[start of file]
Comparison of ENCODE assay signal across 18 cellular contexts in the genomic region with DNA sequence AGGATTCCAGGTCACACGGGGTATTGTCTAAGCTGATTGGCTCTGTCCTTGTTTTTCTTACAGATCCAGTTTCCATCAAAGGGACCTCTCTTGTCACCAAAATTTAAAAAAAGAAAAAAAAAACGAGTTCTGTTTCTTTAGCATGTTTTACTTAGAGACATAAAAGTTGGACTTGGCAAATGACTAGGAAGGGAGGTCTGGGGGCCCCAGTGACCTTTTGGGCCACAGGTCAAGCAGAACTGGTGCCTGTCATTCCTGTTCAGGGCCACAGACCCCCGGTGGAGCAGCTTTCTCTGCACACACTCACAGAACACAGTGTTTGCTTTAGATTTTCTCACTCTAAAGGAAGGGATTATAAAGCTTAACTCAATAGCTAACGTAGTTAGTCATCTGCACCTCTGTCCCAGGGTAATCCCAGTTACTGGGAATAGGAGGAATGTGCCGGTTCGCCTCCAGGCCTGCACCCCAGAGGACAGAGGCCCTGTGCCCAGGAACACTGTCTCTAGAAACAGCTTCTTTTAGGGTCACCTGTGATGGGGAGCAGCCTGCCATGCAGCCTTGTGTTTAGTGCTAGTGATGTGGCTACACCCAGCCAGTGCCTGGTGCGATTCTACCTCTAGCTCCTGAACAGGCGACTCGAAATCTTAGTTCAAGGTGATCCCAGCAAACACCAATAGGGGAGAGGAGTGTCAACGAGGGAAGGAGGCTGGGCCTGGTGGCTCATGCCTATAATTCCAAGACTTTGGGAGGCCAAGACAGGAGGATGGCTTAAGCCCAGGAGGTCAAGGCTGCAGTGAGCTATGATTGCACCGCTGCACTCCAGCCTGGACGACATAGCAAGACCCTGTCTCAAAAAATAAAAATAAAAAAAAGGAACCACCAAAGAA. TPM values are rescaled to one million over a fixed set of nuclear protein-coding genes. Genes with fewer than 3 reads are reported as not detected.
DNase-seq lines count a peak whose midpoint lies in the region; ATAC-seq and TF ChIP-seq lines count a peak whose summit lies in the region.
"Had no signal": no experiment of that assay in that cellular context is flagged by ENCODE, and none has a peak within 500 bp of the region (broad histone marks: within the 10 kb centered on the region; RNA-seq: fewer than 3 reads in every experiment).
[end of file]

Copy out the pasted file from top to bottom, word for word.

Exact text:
Comparison of ENCODE assay signal across 18 cellular contexts in the genomic region with DNA sequence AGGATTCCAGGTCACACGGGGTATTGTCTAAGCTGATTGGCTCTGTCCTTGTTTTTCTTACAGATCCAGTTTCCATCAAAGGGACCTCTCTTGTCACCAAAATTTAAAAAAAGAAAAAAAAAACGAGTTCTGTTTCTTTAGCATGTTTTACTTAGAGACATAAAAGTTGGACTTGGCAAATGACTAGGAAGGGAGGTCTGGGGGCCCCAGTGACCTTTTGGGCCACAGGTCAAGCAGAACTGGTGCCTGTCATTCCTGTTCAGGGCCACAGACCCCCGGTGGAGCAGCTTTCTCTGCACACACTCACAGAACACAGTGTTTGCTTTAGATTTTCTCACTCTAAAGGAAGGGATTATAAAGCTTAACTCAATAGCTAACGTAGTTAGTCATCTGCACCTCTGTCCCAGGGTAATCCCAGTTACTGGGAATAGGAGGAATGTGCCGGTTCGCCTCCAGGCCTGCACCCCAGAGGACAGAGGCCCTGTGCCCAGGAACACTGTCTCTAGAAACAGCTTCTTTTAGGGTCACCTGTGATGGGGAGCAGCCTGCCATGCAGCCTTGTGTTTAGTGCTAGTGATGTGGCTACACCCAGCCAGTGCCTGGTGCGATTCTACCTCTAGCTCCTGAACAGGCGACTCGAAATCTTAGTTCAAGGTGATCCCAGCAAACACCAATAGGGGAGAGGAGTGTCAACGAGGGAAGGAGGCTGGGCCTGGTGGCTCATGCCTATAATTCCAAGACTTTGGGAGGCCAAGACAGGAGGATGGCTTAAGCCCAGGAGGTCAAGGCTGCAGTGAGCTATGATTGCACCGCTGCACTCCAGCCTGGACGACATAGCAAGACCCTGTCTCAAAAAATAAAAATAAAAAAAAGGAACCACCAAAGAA. TPM values are rescaled to one million over a fixed set of nuclear protein-coding genes. Genes with fewer than 3 reads are reported as not detected.
DNase-seq lines count a peak whose midpoint lies in the region; ATAC-seq and TF ChIP-seq lines count a peak whose summit lies in the region.
"Had no signal": no experiment of that assay in that cellular context is flagged by ENCODE, and none has a peak within 500 bp of the region (broad histone marks: within the 10 kb centered on the region; RNA-seq: fewer than 3 reads in every experiment).